Tutorial - Posing Techniques

February 08, 2013  •  Leave a Comment

Posing Challenges

Posing a model can be a bit daunting for new photographers. Your telling people what to do, and photographers typically like to just capture the scene, rather than be the director. If you're going to work with people, portraits, models or fashion, then, at some point, giving some simple directions to your subjects can be very helpful. 

First of all, its important on a shoot to make a connection with your subjects and models.  If you can, make sure you spend some time before the shoot talking to your subjects. Get to know them. Help them feel relaxed around you. Talk about them first, before the shoot, about them, about their day, their expectations, etc. Do this before you talk about what's going to happen during the shoot. Make sure, though, that you do talk about the shoot. 

Keep plenty of good music on a handy iPod and speakers nearby if you are doing a model shoot as music can help set the mood. Ask your model if'd like to play their favorite music. When posing models, make sure you don't get touchy-feely. Respect their space. Have them fix something, or have an assistant, the subject's mom, or a stylist fix the hair, or outfit. Which brings up an important point... You do have a stylist, assistant, or chaperone present when working with children and teens, right? Again, make sure the model or subject feels comfortable. Having a female assistant working with you can make the teen or child feel safe and more at ease. 

Show your model how to pose, whether you do it yourself or have pictures or a posing card nearby. Sometimes it's easier than trying to talk your way through a pose. 

Once you have a good pose, take some shots. and then, you should move. Get a few shots from different angles of the same post. Use your zoom and move in our out. One good pose can have many good shots in it, if you change your perspective. Get zoomed in tight! Frame them up closely, and avoid a ton of background! 

During the shoot, feedback is important. Don't forget to keep reinforcing the good that your subjects are doing. Compliment them, genuinely, and not just idle "That's nice.." Keep directing and keep positive reinforcement throughout. Make your subject feel good and you'll get better results.

Common Posing Techniques For Women, Teens and Girls

Turn, Turn, Turn

Try to avoid posing people facing flat to the camera. Flattering photos of women often have the model posed with her shoulders slightly turned, one way and the head turned slightly looking back at the camera. If you see many creases in the neck, lessen the angle of the turn, and use the woman's hair to hide any creases. Shoulders and hips are the widest part of the body, and it is more flattering to slightly turn these parts and get a slimmer subject. Her foot closest to the camera can be slightly pointed to the camera.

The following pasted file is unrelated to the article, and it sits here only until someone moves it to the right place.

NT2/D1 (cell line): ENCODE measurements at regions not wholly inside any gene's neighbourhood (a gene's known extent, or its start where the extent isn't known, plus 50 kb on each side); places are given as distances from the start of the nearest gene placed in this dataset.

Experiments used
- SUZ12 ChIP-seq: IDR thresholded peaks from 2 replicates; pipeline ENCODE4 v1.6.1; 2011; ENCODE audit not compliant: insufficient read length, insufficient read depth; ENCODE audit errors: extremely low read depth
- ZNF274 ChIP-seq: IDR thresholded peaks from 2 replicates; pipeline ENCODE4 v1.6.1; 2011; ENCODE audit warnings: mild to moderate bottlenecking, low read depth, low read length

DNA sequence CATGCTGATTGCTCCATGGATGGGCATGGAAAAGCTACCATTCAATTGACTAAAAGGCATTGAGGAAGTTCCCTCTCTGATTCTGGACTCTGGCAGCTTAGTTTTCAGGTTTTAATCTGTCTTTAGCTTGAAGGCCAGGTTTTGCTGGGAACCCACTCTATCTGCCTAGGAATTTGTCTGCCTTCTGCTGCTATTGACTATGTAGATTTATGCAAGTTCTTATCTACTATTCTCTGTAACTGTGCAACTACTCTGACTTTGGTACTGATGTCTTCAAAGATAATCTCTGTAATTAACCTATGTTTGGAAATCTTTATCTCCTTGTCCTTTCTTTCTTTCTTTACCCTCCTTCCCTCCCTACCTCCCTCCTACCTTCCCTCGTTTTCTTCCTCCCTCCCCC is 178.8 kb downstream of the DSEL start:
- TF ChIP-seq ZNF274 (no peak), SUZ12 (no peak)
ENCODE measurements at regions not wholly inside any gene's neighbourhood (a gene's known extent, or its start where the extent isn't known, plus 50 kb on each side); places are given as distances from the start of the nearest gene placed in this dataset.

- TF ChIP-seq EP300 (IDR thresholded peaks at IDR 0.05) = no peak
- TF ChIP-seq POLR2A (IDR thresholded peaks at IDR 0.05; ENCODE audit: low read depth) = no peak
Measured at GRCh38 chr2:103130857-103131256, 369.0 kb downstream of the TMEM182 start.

Arms To The Left, Arms To The Right

Many women and girls are self conscious about parts of their body. Believe it or not, upper arms are one part. Try to avoid having your models pose with their arms hanging flat against the body. Have your subject bend their elbows, and possibly have one hand on her back hip (she is posed slightly turned, right?) Have her hold a flower, or a book. The main thing is to try and get her to pose with a bend in her elbows.

While we are on the subject of bent arms and elbows, this should apply to knees as well. Have your subject slightly bend her knees. If she is slightly turned at the hips and shoulders, have her lean a bit into the photo. Have her tilt her head as well, and point her chin slightly towards the camera. All these small bends may feel awkward, at first, for your model, but they can help to get a more relaxed look and less uptight or stiff appearing subject.

If the model's face appears stiff, have your model take a deep breath and then let it out a few times. This often relaxes the face.

Posing Keys: Slightly turned shoulders and hips, arms and knees bent, weight on her back foot, and her head tilted to the side and slightly forward, leaning into the camera. 

Camera Placement

When shooting try to shoot at the subjects face level or above. This is just all that much more flattering for your subject. Just don't get too far above, or the head will look distorted and like a giant melon on a distended body! Shooting from above, besides getting better angles, is more natural. Our eyes and brain are used to seeing certain shadows. Odd black eyes, hollows and the dreaded up the nose shot can occur of you get too low.  A small step ladder can help.

Common Posing Techniques For Guys

Guys are both easier to shoot and more challenging. Guys are always trying to be cool and masculine. Avoid going overly artistic and making the guy look ridiculous. Most of the tips are the same, with the caveat that you can get a bit lower than eye level with guys. They appear to be bigger, more masculine, and more powerful when shot from below. You can have guys stand with arms on hips, legs apart and more straight on. Guys have have their arms crossed or have more attitude instead of simply relaxed. 

Remember, these are photography rules. Master them completely, and understand them.

Then go Break the Rules!

Posing Tips Tutorials http://www.bluefinstudios.com/blog/2013/4/group-posing-techniques


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